VATICAN CITY — Oct 12, 2018, 12:01 PM ET

Pope accepts Washington cardinal's resignation amid scandal


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Pope Francis accepted the resignation Friday of the archbishop of Washington, Cardinal Donald Wuerl, after he became entangled in two major sexual abuse and cover-up scandals and lost the support of many in his flock.

But in a letter released by Wuerl's office, Francis asked Wuerl to stay on temporarily until a replacement is found and suggested he had unfairly become a scapegoat and victim of the mounting outrage among rank-and-file Catholics over the abuse scandal.

The pope's apparent reluctance to remove Wuerl was evidence of the fraught personnel decisions he has been forced to make as he grapples with the burgeoning global scandal that has implicated some of his closest advisers and allies, including top churchmen in the U.S., Belgium, Honduras, Chile and Australia.

With the resignation, Wuerl becomes the most prominent head to roll after his predecessor as Washington archbishop, Theodore McCarrick, was forced to resign as cardinal over allegations he sexually abused at least two minors and adult seminarians.

A grand jury report issued in August on rampant sex abuse in six Pennsylvania dioceses accused Wuerl of helping to protect some child-molesting priests while he was bishop of Pittsburgh from 1988 to 2006. Simultaneously, Wuerl faced widespread skepticism over his insistence that he knew nothing about years of alleged sexual misconduct by McCarrick.

A Vatican statement Friday said Francis had accepted Wuerl's resignation as Washington archbishop, but named no replacement; in his letter, the pope asked him to stay on in a temporary capacity until a new archbishop is found.

Wuerl, who turns 78 in November, initially played down the scandal and insisted on his own good record, but then progressively came to the conclusion that he could no longer lead the archdiocese.

"The Holy Father's decision to provide new leadership to the archdiocese can allow all of the faithful, clergy, religious and lay, to focus on healing and the future," Wuerl said in a statement Friday. "Once again for any past errors in judgment I apologize and ask for pardon."

In a letter to the Washington faithful, which Wuerl asked to be read aloud at Mass this weekend, Wuerl directed himself in particular at survivors of abuse.

"I am sorry and ask for healing for all those who were so deeply wounded at the hands of the church's ministers," he wrote. "I also beg forgiveness on behalf of church leadership from the victims who were again wounded when they saw these priests and bishops both moved and promoted."

In his letter accepting the resignation, Francis said he recognized that, in asking to retire, Wuerl had put the interests and unity of his flock ahead of his own ambitions. He once again referred obliquely to the devil being at work in accusing bishops of wrongdoing, saying the "father of lies" was trying to hurt shepherds and divide their flock.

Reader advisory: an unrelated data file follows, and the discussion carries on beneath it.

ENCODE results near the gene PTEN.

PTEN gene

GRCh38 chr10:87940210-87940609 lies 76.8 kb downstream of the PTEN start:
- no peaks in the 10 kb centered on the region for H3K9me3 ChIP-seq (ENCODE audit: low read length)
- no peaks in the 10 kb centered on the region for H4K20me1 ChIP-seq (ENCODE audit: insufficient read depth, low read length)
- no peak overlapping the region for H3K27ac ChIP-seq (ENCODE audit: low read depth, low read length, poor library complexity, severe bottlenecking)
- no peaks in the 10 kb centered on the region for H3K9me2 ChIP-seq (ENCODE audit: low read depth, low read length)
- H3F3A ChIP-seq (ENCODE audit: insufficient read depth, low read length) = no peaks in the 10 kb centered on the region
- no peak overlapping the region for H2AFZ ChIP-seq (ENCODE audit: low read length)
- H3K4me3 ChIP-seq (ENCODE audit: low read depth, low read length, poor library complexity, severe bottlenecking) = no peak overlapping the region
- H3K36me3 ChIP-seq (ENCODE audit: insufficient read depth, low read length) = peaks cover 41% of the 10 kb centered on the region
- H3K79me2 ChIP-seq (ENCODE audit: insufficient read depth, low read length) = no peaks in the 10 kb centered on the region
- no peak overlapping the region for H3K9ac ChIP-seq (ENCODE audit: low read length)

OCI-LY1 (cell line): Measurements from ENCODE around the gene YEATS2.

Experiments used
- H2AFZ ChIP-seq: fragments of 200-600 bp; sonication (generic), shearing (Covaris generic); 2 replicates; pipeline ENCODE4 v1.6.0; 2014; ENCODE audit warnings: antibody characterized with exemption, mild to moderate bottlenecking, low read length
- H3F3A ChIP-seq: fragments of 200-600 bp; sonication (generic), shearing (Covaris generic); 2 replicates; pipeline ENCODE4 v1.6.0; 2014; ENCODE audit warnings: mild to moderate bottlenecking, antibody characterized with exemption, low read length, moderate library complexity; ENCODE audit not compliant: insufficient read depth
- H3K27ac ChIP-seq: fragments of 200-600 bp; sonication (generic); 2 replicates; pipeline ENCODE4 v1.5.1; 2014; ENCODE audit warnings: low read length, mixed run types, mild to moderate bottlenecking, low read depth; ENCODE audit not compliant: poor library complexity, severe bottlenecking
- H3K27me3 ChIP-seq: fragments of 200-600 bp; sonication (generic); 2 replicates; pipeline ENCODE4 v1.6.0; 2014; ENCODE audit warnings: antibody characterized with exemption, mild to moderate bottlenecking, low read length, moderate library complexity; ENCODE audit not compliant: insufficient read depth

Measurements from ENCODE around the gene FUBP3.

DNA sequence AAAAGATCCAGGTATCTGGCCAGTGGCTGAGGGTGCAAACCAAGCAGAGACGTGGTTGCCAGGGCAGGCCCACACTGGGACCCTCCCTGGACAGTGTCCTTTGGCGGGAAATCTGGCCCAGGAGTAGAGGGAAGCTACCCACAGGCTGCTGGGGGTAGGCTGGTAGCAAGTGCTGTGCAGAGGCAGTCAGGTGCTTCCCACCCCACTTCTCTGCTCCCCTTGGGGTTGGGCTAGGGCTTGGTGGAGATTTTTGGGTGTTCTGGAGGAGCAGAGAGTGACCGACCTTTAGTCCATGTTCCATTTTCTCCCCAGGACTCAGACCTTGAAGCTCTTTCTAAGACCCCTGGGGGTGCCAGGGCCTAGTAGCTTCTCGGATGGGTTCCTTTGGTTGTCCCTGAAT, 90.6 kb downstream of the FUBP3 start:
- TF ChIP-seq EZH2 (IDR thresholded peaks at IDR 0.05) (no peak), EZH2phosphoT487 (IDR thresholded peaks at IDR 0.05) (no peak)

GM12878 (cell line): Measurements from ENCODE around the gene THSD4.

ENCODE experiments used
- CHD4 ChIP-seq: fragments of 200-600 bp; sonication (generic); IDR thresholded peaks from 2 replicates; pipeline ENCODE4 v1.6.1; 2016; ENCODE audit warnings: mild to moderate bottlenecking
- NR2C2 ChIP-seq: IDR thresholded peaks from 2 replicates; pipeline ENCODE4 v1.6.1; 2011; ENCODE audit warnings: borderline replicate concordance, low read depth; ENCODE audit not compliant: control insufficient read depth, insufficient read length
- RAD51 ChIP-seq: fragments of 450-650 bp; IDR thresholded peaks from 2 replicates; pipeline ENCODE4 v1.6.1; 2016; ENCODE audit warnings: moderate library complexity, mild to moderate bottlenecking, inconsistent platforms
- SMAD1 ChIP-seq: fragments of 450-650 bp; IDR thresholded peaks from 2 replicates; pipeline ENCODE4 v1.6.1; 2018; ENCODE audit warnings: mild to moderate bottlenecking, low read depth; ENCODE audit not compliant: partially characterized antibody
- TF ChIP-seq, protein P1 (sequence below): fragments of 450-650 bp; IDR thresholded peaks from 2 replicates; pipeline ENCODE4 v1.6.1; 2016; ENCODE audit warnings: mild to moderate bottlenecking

"You have sufficient elements to justify your actions and distinguish between what it means to cover up crimes or not to deal with problems, and to commit some mistakes," Francis wrote. "However, your nobility has led you not to choose this way of defense. Of this I am proud and thank you."

Francis' praise for Wuerl alarmed survivors' advocates, who said it was evidence of the clerical culture Francis himself denounces in which the church hierarchy consistently protects its own.

Terrence McKiernan, president of the online abuse database BishopAccountability, said it showed that for Francis, "Cardinal Wuerl is more important than the children he put in harm's way. Until Pope Francis reverses this emphasis on coddling the hierarchy at the expense of children, the Catholic Church will never emerge from this crisis."

Wuerl had submitted his resignation to Francis nearly three years ago, when he turned 75, the normal retirement age for bishops. But Francis kept him on, as popes tend to do with able-bodied bishops who share their pastoral priorities.

But Wuerl made a personal appeal to Francis last month to accept the resignation, following the fallout of the McCarrick scandal and outrage over the Pennsylvania grand jury report that has led to a crisis in confidence in the church hierarchy.

Wuerl was also named prominently in the 11-page denunciation of the McCarrick cover-up that was penned by the Vatican's former ambassador to the U.S., Archbishop Carlo Maria Vigano, who accused a long line of U.S. and Vatican churchmen of turning a blind eye to McCarrick's penchant for sleeping with seminarians.

Wuerl has not been charged with any wrongdoing but was named numerous times in the Pennsylvania report, which details instances in which he allowed priests accused of misconduct to be reassigned or reinstated.

In one case cited in the report, Wuerl — acting on a doctor's recommendation — enabled the Rev. William O'Malley to return to active ministry in 1998 despite allegations of abuse lodged against him in the past and his own admission that he was sexually interested in adolescents. Years later, according to the report, six more people alleged that they were sexually assaulted by O'Malley, in some cases after he had been reinstated.

In another case, Wuerl returned a priest to active ministry in 1995 despite having received multiple complaints that the priest, the Rev. George Zirwas, had molested boys in the late 1980s.

Wuerl apologized for the damage inflicted on the victims but also defended his efforts to combat clergy sex abuse.

His defenders have cited a case that surfaced in 1988, when a 19-year-old former seminarian, Tim Bendig, filed a lawsuit accusing a priest, Anthony Cipolla, of molesting him. Wuerl initially questioned Bendig's account but later accepted it and moved to oust Cipolla from the priesthood. The Vatican's highest court ordered Wuerl to restore Cipolla to priestly ministry, but Wuerl resisted and, after two years of legal procedures, prevailed in preventing Cipolla's return.

"No bishop or cardinal in the nation has had a more consistent and courageous record than Donald Wuerl in addressing priestly sexual abuse," contended Bill Donohue, president of the Catholic League.

Wuerl's archdiocese issued a series of similar plaudits Friday, coinciding with the Vatican announcement. They included a letter from the archdiocesan chancellor, Kim Vitti Fiorentino, who lamented that Wuerl's "pioneering leadership in the enhancement, implementation and enforcement of historically innovative child protection policies was overshadowed by the (Pennsylvania grand jury) report's flaws and its interpretation by the media."